Activity at the volcano was unchanged overnight, with the swarm of VT earthquakes continuing. There was one rock avalanche from the Galway's Wall. The situation remains extremely serious. The Galway's Wall is unstable and could collapse at any time, leading to a lateral blast. Rockfalls and pyroclastic flows to the east are possible. These different dangers mean that people should not enter zones A and B for any reason at all. These areas include St Patricks, Galways, Long Ground and Tar River. There is a very real risk of death for everyone in these areas.
The swarm of volcano-tectonic earthquakes which began on 30 November continued overnight. 94 VT earthquakes were recorded in this reporting period. Processing of these earthquakes is not complete, but it is thought that they are all located at shallow depths beneath the crater. Four rockfall signals were recorded by the seismic system. One of these, at 03:39 am, was from the Galway's Wall. The other three were from the lava dome.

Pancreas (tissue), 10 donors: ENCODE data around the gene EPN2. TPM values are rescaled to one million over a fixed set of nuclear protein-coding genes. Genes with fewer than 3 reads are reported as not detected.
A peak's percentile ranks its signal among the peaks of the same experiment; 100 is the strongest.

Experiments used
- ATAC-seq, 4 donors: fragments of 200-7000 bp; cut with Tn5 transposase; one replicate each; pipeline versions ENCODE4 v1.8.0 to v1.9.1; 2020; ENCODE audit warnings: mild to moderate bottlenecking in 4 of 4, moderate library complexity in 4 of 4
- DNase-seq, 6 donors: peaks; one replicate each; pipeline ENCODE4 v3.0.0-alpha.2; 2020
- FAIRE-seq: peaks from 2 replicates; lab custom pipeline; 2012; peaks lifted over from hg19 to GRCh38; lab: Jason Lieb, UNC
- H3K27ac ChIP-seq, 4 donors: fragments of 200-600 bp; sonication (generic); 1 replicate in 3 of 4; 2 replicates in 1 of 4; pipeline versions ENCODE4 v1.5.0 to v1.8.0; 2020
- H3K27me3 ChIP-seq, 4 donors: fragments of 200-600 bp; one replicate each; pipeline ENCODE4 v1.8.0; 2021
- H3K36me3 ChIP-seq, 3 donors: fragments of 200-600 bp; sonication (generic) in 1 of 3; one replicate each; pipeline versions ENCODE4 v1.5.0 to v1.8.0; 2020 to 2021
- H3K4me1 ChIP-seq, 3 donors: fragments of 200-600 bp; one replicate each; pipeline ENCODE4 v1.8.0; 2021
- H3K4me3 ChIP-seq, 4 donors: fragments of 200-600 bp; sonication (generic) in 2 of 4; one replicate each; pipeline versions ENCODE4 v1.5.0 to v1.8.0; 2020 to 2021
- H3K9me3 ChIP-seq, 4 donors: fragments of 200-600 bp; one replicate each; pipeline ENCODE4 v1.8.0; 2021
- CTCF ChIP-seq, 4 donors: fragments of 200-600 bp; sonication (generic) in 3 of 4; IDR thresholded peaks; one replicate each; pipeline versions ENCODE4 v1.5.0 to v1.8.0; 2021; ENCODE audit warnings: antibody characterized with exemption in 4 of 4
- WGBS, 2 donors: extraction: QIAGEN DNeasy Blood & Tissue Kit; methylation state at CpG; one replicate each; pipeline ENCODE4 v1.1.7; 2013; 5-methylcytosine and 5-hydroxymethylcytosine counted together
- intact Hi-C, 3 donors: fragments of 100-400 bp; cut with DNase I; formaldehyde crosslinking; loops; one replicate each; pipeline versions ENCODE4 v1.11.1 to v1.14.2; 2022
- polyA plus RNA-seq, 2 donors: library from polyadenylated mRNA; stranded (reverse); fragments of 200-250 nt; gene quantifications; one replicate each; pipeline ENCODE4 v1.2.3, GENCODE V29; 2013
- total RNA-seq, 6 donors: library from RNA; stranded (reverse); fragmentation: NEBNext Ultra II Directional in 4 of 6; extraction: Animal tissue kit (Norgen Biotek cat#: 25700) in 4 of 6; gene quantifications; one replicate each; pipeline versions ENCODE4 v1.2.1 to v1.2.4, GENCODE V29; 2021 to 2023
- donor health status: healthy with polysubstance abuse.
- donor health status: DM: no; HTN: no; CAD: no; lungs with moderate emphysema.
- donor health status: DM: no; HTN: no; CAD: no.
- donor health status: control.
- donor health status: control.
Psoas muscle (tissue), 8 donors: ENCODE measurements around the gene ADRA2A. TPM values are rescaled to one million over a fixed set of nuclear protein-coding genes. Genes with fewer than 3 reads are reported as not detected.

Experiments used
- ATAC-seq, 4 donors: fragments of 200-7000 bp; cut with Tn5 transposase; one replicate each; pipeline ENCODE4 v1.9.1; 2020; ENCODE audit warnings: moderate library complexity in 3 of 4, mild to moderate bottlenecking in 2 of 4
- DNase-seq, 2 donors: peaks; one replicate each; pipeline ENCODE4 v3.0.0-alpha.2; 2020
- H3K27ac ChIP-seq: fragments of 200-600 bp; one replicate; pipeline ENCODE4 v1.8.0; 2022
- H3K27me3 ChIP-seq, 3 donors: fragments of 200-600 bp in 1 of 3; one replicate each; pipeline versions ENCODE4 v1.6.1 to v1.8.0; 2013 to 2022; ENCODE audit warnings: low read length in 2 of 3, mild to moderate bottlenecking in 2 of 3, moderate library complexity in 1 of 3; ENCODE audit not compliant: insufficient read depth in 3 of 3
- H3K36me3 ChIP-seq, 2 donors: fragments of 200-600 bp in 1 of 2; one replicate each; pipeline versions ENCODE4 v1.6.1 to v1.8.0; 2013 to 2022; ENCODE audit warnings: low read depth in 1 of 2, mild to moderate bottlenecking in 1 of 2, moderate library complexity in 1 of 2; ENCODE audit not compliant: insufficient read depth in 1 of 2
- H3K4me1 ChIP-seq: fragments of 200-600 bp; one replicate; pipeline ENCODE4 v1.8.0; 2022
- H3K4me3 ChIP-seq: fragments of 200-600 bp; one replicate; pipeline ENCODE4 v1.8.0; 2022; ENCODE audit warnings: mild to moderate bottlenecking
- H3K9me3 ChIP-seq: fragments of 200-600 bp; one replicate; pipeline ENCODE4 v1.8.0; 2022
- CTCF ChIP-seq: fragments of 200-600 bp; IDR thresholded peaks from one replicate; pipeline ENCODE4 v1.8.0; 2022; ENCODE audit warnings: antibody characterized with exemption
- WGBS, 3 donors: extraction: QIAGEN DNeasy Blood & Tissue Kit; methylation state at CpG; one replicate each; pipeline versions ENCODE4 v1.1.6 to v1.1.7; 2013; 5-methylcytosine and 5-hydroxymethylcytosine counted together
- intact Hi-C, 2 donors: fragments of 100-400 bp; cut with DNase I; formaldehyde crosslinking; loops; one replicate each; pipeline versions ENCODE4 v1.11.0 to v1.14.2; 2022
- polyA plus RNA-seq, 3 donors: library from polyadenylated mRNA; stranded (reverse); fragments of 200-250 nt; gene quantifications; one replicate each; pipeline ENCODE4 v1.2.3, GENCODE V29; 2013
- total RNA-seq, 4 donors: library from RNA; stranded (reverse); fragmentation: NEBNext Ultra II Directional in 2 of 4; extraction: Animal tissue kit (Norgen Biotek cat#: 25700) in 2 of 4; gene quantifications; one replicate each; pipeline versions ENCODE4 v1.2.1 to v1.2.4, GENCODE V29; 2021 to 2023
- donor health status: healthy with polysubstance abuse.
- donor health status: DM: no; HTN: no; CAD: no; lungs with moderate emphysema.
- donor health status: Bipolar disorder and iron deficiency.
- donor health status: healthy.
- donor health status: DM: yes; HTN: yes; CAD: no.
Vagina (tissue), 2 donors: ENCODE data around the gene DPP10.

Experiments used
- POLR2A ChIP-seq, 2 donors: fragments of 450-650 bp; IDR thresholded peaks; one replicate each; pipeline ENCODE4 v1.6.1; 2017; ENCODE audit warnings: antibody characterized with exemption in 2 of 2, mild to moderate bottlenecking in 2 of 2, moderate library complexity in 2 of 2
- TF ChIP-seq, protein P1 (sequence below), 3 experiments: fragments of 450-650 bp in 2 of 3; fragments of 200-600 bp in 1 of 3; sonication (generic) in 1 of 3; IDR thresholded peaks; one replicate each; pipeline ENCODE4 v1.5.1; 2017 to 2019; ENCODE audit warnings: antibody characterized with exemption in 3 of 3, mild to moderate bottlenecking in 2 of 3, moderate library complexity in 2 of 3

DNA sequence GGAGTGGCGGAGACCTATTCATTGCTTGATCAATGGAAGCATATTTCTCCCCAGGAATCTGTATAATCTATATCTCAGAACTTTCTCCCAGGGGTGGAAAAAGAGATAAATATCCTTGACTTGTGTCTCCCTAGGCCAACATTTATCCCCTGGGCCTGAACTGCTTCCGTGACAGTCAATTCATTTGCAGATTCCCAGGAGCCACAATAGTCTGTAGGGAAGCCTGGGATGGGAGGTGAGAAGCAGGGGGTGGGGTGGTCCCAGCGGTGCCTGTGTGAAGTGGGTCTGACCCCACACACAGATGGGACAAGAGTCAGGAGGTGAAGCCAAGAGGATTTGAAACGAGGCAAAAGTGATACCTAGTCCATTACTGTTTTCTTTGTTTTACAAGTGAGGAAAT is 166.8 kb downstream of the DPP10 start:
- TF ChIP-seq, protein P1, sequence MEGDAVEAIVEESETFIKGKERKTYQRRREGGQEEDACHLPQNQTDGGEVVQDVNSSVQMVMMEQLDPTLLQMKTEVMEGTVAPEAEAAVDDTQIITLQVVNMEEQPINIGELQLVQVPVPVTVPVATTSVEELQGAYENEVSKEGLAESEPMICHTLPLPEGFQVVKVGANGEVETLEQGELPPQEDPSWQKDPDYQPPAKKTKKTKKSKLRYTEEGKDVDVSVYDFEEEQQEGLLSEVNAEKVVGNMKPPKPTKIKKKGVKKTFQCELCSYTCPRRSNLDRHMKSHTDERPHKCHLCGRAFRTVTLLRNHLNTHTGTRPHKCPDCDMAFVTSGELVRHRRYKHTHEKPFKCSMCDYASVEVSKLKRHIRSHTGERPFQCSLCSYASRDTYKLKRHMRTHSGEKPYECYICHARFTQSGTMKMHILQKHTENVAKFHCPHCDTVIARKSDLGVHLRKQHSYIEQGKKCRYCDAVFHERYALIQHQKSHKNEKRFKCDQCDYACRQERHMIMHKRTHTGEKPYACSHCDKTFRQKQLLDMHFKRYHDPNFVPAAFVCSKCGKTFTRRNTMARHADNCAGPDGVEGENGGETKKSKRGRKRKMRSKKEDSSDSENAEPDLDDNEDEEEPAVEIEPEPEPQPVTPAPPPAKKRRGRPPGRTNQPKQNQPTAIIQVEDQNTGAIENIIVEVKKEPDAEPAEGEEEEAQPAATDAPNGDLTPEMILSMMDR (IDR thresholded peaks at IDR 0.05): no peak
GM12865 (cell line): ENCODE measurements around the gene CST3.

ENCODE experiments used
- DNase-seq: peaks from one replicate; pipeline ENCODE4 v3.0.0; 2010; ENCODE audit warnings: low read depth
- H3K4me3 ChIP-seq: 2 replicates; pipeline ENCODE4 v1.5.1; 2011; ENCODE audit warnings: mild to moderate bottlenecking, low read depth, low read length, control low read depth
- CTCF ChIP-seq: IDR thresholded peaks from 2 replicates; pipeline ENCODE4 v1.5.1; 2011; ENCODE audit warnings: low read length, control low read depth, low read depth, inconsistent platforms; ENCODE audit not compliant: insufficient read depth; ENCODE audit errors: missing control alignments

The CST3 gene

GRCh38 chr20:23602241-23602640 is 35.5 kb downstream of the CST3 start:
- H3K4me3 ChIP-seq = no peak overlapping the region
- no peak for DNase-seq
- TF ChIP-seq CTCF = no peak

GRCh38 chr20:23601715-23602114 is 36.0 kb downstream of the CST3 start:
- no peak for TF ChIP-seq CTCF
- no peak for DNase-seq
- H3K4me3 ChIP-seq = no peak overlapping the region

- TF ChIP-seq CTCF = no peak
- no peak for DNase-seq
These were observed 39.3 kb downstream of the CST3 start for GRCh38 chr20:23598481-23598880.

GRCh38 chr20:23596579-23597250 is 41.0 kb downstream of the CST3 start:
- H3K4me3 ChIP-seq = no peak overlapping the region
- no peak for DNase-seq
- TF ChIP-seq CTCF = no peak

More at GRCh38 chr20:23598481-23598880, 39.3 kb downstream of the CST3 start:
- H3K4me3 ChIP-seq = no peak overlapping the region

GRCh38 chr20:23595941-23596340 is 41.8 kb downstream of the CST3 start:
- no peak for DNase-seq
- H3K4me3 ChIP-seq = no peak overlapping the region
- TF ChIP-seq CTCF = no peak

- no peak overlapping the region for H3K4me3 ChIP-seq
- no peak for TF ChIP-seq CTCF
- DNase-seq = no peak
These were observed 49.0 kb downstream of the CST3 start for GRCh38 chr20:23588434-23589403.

Observations of the dome made during the night indicate that the rate of growth is relatively low, with no large rockfalls seen. Visibility is very good this morning and MVO staff will continue their inspections of Galway's Wall and the dome along with visiting experts from the USA and France.